Knowing about things is fine, too. I know why and how leaves change their colors in autumn, and that knowledge is interesting to me when I see autumn foliage. On the other hand, that knowledge does absolutely nothing to deepen the feeling I get when I come across a stand of trees that has changed colors and that sits brilliantly in the sunlight under blue skies on a crisp, clear autumn day. I don’t need to know anything about the scene when I see it; I simply feel the amazement that such a view creates inside of me.
Sometimes I get the feeling that many of us are drowning in information. We have access to information at levels unprecedented in human history, and few of us have slowed down enough from the gathering and organizing of such information to consider the possibility that we have too much information. Is all that we know helping us, or is it hurting us? Could we be spending the time that we spend on information focused on something more valuable to us, such as developing our spiritual lives, our prayer lives, or our relationships with others? For some people, the more information the better–but they don’t ever step back to consider that they may be using their information-gathering as an escape from more pressing matters such as knowing themselves, their spouses, their children, or their siblings better.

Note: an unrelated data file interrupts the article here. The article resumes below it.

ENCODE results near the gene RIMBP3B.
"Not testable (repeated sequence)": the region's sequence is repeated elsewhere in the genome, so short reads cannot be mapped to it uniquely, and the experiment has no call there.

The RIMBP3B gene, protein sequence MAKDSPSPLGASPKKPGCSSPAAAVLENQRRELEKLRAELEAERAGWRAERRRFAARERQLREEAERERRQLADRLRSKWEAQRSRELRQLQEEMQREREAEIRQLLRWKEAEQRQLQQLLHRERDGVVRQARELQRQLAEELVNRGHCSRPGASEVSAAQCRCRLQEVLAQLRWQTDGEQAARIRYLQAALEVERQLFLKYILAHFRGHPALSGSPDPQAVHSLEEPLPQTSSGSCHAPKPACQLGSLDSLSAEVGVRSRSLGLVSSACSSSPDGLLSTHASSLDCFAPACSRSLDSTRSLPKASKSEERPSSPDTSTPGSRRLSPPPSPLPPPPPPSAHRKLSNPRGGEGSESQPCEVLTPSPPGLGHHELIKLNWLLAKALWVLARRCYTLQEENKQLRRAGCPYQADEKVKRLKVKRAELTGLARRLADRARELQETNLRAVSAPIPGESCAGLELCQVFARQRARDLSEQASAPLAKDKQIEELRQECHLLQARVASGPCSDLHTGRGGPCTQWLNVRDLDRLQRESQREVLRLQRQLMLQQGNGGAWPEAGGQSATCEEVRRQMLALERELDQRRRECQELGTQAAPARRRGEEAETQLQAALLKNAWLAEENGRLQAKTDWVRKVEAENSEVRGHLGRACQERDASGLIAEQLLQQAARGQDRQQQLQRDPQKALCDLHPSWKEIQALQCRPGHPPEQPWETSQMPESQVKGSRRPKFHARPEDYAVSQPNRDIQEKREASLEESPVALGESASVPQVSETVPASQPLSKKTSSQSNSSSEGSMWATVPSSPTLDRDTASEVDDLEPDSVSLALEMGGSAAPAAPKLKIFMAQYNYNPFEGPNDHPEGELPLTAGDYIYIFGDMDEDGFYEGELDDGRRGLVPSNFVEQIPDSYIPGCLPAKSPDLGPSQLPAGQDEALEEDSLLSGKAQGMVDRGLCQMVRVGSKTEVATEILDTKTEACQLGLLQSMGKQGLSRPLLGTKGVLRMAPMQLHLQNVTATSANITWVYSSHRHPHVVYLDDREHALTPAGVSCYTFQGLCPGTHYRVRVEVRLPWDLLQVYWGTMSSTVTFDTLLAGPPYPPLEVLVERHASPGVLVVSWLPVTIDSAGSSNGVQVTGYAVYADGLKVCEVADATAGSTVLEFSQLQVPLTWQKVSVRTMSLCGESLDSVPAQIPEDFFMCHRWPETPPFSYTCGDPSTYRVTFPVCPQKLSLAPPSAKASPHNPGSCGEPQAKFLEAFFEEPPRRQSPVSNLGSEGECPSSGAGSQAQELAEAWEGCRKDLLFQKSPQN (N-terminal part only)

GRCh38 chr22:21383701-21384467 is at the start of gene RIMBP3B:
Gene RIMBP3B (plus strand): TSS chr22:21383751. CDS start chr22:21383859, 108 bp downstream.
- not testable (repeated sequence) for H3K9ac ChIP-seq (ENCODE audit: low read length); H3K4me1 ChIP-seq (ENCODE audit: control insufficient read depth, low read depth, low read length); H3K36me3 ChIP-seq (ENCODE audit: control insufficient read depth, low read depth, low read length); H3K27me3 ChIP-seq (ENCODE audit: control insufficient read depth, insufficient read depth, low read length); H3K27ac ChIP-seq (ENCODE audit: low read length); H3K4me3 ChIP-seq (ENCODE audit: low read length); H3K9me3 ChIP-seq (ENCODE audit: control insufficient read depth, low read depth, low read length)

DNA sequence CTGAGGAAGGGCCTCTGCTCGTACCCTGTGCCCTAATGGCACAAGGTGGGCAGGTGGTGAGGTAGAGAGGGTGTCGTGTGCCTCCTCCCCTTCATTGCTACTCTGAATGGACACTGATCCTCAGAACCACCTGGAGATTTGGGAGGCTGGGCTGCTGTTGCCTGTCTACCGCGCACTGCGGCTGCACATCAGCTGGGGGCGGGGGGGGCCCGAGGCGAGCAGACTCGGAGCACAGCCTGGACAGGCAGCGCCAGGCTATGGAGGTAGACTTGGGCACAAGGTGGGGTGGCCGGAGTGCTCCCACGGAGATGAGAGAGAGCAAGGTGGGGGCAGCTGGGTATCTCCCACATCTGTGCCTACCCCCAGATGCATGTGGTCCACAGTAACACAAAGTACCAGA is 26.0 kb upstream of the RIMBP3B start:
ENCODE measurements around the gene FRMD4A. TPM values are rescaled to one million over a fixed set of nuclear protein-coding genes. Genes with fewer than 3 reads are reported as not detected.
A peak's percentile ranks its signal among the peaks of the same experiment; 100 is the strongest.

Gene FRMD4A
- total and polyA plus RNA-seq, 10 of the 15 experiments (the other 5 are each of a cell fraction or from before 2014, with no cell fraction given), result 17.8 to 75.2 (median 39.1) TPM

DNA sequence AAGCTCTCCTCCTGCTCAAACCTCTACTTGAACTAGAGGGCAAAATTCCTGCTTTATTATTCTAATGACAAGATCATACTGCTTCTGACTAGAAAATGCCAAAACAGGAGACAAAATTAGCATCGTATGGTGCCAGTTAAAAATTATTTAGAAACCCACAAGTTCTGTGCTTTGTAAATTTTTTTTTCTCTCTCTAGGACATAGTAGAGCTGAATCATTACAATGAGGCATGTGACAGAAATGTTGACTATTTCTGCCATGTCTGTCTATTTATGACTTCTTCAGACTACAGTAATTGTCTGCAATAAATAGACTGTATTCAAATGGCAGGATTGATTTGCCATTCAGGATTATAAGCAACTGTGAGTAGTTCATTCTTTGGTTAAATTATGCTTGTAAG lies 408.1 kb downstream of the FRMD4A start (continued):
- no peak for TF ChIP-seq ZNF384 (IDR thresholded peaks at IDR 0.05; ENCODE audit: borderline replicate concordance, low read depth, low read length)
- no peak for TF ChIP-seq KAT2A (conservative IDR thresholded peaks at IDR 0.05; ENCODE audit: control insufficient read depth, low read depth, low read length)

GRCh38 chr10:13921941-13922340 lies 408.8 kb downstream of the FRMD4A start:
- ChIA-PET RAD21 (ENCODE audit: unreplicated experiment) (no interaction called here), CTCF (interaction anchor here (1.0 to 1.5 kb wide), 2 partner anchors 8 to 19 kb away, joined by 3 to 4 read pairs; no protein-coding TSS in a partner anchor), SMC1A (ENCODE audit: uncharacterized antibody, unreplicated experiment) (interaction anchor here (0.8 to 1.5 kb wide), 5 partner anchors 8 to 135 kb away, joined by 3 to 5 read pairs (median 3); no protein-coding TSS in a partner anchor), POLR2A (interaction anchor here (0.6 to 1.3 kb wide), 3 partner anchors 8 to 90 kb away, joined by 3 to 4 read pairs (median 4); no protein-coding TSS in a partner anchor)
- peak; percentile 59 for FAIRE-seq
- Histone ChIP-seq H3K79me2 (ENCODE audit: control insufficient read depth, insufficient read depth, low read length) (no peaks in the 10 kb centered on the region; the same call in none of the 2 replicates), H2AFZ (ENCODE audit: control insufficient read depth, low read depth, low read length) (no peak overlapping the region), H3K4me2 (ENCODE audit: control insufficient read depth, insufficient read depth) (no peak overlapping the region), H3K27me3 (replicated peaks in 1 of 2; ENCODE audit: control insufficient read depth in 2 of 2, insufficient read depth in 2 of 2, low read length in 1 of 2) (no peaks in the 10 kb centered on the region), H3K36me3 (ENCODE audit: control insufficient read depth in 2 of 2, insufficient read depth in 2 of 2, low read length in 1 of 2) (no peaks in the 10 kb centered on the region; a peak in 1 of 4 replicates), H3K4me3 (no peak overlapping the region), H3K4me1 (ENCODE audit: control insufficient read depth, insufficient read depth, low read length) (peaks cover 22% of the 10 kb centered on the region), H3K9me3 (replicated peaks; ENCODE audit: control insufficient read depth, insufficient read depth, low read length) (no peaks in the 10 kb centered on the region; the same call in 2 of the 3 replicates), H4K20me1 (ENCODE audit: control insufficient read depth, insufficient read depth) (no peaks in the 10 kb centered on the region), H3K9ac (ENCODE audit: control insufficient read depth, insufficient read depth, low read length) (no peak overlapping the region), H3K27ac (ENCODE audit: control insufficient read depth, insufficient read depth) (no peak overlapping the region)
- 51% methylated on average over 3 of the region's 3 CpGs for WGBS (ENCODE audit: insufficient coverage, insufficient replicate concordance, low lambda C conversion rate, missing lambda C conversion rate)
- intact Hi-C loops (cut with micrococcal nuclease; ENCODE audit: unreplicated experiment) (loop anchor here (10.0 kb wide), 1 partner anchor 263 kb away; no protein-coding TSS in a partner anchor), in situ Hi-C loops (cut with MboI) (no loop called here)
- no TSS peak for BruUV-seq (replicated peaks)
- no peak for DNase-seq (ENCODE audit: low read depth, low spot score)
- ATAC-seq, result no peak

Sometimes it doesn’t matter a bit if we don’t know why or how something happens, or how something is made. When all is said and done, after all, there’s simply far too much to know in this world as it is for one lifetime. There’s no way that we can know everything, so why do so many of us try to do so? There are many things in this world that I never will know, and that’s fine with me–I don’t have to know about them. There are many people who do know about them, and I’ll leave them to know their field, and I’ll try to focus on getting really good in my fields.
As a teacher, it’s been somewhat difficult for me to accept that there are many things that I’ll never know. I like explaining things to my students. I sometimes feel bad when I can’t explain them. But now I also like saying “I don’t know,” and referring them to a source where they can find answers to their questions. I don’t need to know everything, even if I am a teacher.
Knowledge is great when I’m taking tests, when I need to explain something to my students, or when I want to make myself look good in a social setting. But it’s not always necessary. Do I need to know why sunsets get so colorful in order to enjoy them? No, I don’t. Do I need to know why a baby’s laugh makes me smile whenever I hear it? Nope. Do I need to know the aerodynamic principles involved in a butterfly’s ability to fly in order to marvel at the beauty of its flight? No way. These things simply are, and they are marvelous, and they make my life richer even if I know absolutely nothing about them.